The event, organised by KHL magazine Demolition & Recycling International in partnership with the European Demolition Association and with the support of the National Demolition Association of the USA, recognises innovation and best practice across 14 categories.
And it was celebration time for Europe in five of those categories during the industry’s annual gathering at the World Demolition Summit in the Austrian capital.
Erith Contractors of the United Kingdom won in Urban Demolition over US$10 million of a technical enabling works package at London’s Olympia that included the complex demolition, intervention works and intricate temporary works across multiple venues that make up the exhibition venue.
One of the most challenging aspects of the project was ensuring that the live events, including a range of international trade shows, consumer exhibitions, conferences and sporting events were able to go ahead alongside the programme of works.
Liaison with the neighbouring retail, residential, commercial and landmark surrounding tourist attractions in the vicinity was key to minimising any disruption through the use of robust traffic management plans and an experienced neighbourhood liaison team.
The Collaboration award went to P Olesen of Denmark, which was hired as turnkey contractor on a project to demolish the 88 m (289 ft) high tower and an adjacent building at the famous Carlsberg brewery.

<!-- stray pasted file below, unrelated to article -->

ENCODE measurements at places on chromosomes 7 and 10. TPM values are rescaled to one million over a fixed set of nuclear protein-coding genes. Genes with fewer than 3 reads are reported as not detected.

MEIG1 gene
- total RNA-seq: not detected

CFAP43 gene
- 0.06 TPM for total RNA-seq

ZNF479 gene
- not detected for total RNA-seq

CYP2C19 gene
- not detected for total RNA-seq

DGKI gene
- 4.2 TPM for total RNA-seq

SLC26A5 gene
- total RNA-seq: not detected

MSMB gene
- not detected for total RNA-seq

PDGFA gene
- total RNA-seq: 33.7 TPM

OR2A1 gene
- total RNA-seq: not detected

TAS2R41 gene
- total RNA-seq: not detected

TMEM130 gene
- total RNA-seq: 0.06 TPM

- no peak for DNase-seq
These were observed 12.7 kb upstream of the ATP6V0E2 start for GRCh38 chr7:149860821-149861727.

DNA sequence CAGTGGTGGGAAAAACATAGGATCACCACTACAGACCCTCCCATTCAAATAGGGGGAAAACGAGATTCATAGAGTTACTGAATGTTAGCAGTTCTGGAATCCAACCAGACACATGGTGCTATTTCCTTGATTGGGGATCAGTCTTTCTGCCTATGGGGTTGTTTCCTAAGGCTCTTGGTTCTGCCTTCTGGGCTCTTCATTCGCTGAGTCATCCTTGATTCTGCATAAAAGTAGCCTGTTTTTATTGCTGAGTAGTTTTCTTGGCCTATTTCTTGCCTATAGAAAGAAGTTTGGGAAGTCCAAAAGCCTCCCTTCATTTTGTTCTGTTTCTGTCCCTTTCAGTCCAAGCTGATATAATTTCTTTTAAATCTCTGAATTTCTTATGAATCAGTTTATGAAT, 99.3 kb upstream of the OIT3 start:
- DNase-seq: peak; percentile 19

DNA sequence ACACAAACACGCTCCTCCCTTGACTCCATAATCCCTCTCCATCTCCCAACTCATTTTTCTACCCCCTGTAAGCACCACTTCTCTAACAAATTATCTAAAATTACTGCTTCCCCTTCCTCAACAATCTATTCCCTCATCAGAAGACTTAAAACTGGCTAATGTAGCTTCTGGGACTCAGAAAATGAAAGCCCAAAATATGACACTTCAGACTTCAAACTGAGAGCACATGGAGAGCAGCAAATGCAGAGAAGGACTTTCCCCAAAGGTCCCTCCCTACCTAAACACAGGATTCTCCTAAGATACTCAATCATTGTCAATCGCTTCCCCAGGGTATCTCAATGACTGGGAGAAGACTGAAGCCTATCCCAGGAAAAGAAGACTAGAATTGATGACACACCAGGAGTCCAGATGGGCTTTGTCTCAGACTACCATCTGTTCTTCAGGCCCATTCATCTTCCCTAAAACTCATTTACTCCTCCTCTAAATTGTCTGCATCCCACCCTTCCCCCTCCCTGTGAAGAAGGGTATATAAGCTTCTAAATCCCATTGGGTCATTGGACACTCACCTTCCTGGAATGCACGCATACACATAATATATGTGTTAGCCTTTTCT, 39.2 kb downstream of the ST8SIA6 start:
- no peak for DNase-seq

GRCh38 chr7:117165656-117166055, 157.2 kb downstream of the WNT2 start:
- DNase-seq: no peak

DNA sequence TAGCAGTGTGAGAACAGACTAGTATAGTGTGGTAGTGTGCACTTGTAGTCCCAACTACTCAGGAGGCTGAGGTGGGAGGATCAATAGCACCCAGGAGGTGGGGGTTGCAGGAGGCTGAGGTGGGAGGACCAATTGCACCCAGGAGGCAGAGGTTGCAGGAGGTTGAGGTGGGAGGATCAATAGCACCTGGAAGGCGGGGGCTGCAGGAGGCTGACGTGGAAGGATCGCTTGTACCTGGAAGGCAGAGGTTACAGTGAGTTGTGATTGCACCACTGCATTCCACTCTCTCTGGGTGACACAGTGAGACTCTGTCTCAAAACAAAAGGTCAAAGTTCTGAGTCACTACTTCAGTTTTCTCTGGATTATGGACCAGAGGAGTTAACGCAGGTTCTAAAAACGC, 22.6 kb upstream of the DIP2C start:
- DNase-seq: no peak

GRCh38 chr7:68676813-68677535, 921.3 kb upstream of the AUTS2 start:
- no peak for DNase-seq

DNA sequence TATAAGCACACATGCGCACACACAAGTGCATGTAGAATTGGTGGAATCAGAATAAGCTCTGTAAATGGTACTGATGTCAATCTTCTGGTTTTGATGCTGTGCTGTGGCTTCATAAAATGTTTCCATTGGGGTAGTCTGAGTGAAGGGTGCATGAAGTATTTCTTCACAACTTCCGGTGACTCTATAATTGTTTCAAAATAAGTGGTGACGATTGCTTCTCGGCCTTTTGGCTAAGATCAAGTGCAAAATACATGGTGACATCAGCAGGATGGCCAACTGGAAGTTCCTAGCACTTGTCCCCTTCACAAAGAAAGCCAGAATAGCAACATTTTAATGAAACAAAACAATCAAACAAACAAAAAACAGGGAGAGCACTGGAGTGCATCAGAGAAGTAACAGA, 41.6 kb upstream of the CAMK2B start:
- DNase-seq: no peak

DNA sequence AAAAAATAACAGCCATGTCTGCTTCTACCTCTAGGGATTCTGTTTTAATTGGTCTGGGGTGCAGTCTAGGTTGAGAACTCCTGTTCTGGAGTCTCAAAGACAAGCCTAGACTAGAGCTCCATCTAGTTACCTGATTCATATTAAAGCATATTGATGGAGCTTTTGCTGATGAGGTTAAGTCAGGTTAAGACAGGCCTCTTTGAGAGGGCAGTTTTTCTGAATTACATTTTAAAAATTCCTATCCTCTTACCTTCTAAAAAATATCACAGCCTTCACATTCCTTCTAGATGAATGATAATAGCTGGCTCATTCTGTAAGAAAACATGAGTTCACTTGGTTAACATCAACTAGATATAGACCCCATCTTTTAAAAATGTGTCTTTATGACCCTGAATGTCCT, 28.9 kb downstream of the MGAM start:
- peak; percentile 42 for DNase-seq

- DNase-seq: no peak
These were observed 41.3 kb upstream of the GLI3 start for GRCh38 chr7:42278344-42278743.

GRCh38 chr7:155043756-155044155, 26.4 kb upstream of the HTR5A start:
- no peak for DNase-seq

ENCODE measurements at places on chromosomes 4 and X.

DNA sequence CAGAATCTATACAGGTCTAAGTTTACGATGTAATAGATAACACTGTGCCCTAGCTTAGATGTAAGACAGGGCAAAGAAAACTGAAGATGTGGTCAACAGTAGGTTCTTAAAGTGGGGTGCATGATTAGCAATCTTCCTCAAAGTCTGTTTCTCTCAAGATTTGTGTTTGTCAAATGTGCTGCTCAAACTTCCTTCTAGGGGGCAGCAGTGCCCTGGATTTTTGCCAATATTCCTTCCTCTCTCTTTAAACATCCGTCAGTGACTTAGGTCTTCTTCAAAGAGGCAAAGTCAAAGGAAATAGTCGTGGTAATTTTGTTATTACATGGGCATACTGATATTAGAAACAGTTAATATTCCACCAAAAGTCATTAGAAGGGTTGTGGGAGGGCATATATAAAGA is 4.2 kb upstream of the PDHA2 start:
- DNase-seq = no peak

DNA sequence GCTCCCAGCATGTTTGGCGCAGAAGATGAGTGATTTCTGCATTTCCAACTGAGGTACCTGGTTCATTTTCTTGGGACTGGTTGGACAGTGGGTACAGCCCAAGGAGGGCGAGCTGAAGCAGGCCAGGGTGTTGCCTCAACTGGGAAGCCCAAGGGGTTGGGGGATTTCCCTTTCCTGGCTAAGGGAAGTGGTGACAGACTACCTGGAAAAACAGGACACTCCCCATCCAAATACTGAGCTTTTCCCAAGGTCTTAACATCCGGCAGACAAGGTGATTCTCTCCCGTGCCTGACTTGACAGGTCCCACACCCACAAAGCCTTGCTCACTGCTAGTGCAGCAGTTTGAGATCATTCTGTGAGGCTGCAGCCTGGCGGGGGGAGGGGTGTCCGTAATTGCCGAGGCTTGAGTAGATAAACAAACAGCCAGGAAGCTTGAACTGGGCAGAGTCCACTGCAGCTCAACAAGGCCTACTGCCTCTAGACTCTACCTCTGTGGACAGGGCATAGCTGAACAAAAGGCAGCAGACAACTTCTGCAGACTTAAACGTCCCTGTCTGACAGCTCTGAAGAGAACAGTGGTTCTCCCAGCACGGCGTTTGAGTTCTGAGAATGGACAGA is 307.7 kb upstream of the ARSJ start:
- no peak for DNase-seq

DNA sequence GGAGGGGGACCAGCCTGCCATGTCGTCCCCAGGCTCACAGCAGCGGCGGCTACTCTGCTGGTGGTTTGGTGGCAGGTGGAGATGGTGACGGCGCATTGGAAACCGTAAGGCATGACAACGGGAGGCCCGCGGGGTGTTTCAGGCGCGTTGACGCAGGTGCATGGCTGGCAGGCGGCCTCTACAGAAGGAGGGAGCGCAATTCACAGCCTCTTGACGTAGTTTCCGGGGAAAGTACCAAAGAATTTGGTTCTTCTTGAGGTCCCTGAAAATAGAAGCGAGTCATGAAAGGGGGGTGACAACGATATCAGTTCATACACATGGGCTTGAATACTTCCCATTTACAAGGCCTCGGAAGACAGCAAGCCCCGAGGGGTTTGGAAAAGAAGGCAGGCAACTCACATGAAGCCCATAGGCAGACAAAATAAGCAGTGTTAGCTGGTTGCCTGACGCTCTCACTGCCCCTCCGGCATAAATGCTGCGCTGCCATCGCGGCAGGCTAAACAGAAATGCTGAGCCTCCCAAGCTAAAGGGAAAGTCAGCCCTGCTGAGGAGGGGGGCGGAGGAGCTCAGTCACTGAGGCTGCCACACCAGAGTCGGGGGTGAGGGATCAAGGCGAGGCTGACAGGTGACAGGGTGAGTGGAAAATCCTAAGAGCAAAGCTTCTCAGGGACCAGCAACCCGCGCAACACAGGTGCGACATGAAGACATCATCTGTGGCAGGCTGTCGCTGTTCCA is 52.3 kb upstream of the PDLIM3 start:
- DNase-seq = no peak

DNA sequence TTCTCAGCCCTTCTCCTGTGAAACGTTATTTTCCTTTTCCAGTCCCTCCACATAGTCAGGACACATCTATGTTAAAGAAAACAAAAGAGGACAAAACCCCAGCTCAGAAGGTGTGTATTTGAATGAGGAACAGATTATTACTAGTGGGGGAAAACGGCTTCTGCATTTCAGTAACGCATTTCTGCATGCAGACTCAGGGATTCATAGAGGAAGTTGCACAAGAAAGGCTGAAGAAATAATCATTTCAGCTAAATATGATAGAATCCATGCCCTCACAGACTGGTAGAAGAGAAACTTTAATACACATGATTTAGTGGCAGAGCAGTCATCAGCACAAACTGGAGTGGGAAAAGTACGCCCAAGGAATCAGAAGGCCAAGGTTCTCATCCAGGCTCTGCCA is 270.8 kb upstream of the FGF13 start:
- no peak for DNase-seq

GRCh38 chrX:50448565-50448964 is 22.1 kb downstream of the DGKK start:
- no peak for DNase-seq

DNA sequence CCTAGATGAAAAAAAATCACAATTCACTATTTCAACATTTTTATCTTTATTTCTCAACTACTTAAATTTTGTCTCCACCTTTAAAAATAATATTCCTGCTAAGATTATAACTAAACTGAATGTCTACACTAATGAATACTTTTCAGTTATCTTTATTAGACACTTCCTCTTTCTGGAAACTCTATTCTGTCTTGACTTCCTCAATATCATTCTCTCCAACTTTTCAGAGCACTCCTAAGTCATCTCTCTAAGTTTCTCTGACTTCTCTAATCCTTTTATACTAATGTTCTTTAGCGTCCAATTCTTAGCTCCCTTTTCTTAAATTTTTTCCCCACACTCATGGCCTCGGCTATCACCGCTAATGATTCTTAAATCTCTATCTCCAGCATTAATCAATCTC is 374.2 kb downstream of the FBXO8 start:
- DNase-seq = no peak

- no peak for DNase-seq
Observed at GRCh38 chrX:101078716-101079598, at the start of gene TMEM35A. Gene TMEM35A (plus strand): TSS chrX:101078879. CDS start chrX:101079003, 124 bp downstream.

P Olesen says this was a demolition project that required both a special demolition method and a high level of collaboration, communication and flexibility from all parties involved.
The Coronavirus pandemic complicated the collaboration between P Olesen in Denmark and the subcontractor Despe in Italy, while the tower required a special demolition method – the TopDownWay developed by Despe – as it was close to buildings, schools and busy streets.
Despe itself won the Industrial category for demolishing the Enal thermoelectric power plant in the port of Genoa.
Significantly, there was almost no space on the perimeter of the plant, which makes it difficult to use large machinery and store materials.
The power station facilities housed four coal groups with a capacity of 60 MW each and a 160 MW group. The environmental adaptations that took place over time meant that no less than four electrostatic precipitators weighing a total of 2,100 t were installed on the roof of the building by means of a special and ingenious force relief system.
In the manufacturer categories, Arden Equipment of France took the Tools and Attachment prize for a demolition jib developed during a contract with French contractor Cardem, while Kobelco Europe’s new SK1300 DLC excavator came out on top in Plant and Equipment.